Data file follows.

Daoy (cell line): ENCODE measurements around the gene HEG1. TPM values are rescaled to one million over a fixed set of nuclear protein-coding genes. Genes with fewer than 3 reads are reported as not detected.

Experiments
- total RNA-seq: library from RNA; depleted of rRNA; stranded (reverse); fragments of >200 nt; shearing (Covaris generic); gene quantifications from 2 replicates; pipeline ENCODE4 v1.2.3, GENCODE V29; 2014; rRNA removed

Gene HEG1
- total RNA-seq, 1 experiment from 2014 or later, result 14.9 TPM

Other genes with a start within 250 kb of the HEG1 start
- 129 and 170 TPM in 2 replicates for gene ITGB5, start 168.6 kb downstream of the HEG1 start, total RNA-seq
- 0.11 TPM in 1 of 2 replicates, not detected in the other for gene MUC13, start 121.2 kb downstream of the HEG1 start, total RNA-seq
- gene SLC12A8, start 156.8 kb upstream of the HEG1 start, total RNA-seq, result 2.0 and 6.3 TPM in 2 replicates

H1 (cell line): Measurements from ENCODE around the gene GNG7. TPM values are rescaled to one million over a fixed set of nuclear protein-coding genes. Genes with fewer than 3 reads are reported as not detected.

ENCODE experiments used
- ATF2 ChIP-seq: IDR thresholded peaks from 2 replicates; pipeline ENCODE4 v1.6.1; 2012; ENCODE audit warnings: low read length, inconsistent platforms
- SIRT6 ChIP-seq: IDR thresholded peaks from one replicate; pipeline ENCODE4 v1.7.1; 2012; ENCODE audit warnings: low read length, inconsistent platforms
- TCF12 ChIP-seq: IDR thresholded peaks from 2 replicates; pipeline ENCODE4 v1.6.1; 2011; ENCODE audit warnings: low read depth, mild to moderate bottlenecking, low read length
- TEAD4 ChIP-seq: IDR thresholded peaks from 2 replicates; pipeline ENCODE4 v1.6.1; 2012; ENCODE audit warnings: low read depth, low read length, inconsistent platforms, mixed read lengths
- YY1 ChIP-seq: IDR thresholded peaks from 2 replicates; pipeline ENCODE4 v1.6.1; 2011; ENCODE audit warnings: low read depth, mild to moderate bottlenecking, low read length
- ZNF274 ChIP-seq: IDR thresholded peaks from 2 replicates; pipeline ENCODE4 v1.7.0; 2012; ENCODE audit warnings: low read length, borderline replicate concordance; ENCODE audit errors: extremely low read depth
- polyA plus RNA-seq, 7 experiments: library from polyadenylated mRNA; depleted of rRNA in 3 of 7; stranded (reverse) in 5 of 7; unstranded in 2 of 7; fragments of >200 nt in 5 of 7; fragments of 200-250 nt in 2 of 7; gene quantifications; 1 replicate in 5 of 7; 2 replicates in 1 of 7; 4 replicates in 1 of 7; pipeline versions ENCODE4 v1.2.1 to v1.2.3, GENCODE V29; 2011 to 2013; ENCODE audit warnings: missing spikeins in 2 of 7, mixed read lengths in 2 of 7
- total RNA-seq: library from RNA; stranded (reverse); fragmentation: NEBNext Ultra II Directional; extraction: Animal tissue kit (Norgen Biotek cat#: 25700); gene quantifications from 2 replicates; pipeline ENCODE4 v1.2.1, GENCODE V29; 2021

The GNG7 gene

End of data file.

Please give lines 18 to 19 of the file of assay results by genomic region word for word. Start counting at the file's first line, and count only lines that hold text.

- polyA plus RNA-seq, 7 experiments: library from polyadenylated mRNA; depleted of rRNA in 3 of 7; stranded (reverse) in 5 of 7; unstranded in 2 of 7; fragments of >200 nt in 5 of 7; fragments of 200-250 nt in 2 of 7; gene quantifications; 1 replicate in 5 of 7; 2 replicates in 1 of 7; 4 replicates in 1 of 7; pipeline versions ENCODE4 v1.2.1 to v1.2.3, GENCODE V29; 2011 to 2013; ENCODE audit warnings: missing spikeins in 2 of 7, mixed read lengths in 2 of 7
- total RNA-seq: library from RNA; stranded (reverse); fragmentation: NEBNext Ultra II Directional; extraction: Animal tissue kit (Norgen Biotek cat#: 25700); gene quantifications from 2 replicates; pipeline ENCODE4 v1.2.1, GENCODE V29; 2021